£2.7m spent every year in Hartlepool to care for smokers

Debbie Myles with Denham Thomas
Debbie Myles with Denham Thomas
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MORE than £2.7m is being spent a year in Hartlepool on caring for smokers aged over 50 who have been blighted by the effects of lighting up.

MORE than £2.7m is being spent a year in Hartlepool on caring for smokers aged over 50 who have been blighted by the effects of lighting up.

Ailsa Rutter

Ailsa Rutter

That’s nearly £1,400 for each of the 1,996 people aged over 50 in town who needed care in their own homes because of the effects of smoking.

The figures come as Hartlepool woman Debbie Myles spoke openly about how smoking has left her partner Denham Thomas dependent on her for many everyday tasks.

The true figure could be much higher because there are no figures at all for what councils spend to support people aged under 50.

A breakdown of the figures, which were released by Action on Smoking and Health (ASH), showed:

• There are 99 smokers aged over 50 in Hartlepool who are dependent on the state for social care. The cost of that is £1.6m - or £16,124 per person.

• Another £1.1m is spent on care by smokers in Hartlepool themselves after their health has been affected.

• Smokers over 50 are twice as likely to need help with day-to-day living. On average, they need care nine years earlier than non-smokers.

The true figure could be much higher because there are no figures at all for what councils spend to support people aged under 50.

ASH chief executive Deborah Arnott said: “Local authorities are facing a financial squeeze that makes effective and targeted spending on prevention all the more important.”

Ailsa Rutter is the director of Fresh which was set up in the North East in 2005 to tackle the worst rates of smoking related illness and death in England.

She said: “Smoking kills one in two long term smokers early, but smoking related disease can result in years of life-limiting disability before it results in death.”

After being diagnosed with smoking-related Chronic Obstructive Pulmonary Disease (COPD) in his mid-fifties, Denham Thomas, from Hartlepool, has had to rely on the caring support of his partner, Debbie Myles.

For Debbie, who celebrates her 50th birthday in October, she no longer has a life outside of caring for Denham, 62.

She said: “It’s been heart-breaking to watch him get worse over the years and when I look at him sat in his wheelchair struggling to breathe through his oxygen tank, it’s hard to believe that he was once this strong young man who loved sports.

“He gets really depressed sometimes and I can see in his eyes how angry he is with what smoking has done to him.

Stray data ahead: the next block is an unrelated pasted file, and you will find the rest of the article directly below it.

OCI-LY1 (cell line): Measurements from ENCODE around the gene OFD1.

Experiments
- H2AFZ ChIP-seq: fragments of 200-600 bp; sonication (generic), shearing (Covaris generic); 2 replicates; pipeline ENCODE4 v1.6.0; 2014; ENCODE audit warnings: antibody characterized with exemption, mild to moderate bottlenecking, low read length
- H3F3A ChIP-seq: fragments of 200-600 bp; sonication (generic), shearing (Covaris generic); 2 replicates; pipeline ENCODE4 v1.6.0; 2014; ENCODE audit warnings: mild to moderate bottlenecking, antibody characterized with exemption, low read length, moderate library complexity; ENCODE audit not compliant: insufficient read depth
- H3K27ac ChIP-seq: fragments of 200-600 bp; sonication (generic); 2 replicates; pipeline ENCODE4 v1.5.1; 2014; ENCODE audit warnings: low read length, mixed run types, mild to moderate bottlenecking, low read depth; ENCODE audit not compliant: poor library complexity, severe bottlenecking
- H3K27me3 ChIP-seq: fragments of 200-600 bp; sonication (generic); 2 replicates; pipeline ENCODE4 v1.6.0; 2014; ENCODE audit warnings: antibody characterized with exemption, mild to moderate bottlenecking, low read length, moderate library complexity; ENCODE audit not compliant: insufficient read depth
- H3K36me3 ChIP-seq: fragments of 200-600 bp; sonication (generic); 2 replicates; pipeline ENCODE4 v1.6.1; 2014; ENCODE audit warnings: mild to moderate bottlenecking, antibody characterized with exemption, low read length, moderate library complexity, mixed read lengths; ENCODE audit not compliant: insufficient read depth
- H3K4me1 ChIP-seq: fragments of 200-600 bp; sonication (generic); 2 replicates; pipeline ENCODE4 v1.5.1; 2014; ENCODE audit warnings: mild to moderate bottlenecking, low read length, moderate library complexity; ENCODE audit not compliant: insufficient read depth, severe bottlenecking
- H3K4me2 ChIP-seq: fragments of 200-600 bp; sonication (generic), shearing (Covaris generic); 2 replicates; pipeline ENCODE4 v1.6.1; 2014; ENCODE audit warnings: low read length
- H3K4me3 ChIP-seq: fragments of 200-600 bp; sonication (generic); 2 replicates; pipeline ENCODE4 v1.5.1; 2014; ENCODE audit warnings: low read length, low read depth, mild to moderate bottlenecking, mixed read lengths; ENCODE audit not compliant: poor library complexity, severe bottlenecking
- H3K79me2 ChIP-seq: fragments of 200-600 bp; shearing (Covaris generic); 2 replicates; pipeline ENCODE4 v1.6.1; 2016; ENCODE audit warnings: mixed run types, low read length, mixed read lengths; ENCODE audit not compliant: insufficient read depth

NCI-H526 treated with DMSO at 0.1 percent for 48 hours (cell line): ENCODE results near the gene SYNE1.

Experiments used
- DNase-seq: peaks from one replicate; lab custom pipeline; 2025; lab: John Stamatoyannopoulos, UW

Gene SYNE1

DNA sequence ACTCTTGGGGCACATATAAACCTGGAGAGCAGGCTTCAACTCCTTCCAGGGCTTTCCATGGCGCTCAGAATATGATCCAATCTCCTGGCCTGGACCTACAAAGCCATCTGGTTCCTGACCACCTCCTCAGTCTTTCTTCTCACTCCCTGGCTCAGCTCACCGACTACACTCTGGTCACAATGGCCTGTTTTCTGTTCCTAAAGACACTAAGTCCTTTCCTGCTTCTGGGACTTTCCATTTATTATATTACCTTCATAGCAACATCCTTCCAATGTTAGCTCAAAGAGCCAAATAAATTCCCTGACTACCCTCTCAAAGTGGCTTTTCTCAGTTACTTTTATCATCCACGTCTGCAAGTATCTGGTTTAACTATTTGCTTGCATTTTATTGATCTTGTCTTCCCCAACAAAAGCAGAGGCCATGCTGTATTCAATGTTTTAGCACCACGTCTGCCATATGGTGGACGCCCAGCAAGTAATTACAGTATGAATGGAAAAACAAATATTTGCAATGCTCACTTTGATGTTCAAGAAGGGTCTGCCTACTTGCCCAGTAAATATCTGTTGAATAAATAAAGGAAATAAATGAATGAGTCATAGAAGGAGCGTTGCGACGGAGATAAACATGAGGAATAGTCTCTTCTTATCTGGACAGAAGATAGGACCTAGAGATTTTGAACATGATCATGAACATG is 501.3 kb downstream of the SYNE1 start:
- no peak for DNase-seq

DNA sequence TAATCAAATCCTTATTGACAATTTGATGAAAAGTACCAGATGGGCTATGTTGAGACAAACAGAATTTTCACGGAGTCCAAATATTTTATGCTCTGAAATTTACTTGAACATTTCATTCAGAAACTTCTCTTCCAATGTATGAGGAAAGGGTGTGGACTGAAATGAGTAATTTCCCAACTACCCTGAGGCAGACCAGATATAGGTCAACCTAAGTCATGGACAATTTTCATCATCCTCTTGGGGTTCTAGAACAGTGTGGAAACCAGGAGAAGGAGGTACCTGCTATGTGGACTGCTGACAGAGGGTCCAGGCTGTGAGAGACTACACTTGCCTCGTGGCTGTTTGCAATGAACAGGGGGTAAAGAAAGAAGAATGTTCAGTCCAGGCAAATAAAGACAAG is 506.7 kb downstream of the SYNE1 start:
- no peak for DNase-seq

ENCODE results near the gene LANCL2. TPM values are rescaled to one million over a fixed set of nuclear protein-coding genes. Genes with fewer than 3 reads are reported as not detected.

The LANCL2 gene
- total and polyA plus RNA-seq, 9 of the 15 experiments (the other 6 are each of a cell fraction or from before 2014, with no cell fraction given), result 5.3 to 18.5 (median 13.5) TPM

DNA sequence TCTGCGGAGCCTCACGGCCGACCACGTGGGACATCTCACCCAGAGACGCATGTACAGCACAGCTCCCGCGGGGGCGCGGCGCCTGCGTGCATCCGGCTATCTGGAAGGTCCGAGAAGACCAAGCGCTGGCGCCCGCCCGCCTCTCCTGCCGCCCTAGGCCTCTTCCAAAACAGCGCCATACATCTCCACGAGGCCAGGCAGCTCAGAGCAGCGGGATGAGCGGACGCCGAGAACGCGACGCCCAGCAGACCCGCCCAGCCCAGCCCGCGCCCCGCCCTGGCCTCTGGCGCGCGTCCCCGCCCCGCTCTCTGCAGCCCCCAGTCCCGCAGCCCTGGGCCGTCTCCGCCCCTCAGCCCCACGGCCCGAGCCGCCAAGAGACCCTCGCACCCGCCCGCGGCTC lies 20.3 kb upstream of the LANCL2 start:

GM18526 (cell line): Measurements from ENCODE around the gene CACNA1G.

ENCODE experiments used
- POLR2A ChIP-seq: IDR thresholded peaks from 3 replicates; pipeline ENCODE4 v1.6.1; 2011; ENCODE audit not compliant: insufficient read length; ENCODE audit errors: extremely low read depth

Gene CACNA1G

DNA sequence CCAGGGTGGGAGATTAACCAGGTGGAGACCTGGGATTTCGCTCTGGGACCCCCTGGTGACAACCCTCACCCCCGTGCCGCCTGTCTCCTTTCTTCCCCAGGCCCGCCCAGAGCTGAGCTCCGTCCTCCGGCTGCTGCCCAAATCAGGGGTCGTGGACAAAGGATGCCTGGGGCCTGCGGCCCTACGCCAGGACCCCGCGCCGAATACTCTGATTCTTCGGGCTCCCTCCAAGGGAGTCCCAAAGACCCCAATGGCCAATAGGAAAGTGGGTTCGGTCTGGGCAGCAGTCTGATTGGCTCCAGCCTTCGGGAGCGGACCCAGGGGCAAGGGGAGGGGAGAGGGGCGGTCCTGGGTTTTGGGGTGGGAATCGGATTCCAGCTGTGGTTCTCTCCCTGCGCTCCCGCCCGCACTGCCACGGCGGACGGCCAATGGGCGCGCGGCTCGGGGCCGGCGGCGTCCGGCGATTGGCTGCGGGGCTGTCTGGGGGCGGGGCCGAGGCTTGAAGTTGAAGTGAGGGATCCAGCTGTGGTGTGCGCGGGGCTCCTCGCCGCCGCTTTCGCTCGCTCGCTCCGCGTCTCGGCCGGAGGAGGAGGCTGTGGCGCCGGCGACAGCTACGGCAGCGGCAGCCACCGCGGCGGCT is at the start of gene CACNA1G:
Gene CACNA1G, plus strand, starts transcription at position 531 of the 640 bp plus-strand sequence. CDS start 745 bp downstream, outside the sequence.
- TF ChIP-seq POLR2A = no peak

“It’s really sad to say because I wouldn’t want anyone else to take care of him, but I’m not his partner anymore - I’m his carer and I’ve got to look after his every personal need. He still prefers to clean himself, but I do everything else; from helping him to put on his clothes; making his meals; washing his hair; and driving him around. It can be extremely tiring.

“We don’t get out that much as a couple anymore which I really miss and even when we do, having to plan everything around making sure his oxygen tank is full even before stepping out the front door can be so frustrating.

“I suppose I’m hardened to the effects of COPD now because I’ve had to deal with the horrendous choking fits for so long, but nothing can prepare you for how frightening it is to see someone close to you struggling to breathe. It’s such an awful experience because whilst he’s gasping for every breath and his lips are going blue, all I can do is watch because if try to help it only makes the situation worse.”

Denham and Debbie don’t receive any financial support or care support from Hartlepool Council so they are shouldering the financial burden of Denham’s care,

A further breakdown of the figures shows;

• The total spend on social care in County Durham - for smoking adults aged over 50 - was £13m.

• The total local authority spending on social care for smoking adults aged over 50 in County Durham, was £7.5m.

• And another £5.5m was spent on care by smokers themselves.

• The total spend on social care in the North-East - for smoking adults aged over 50 - was £64m on 50,000 people.

• The total local authority spending on social care for smoking adults aged over 50 in the North-East was £36.7m - and smokers spent £27m on care themselves.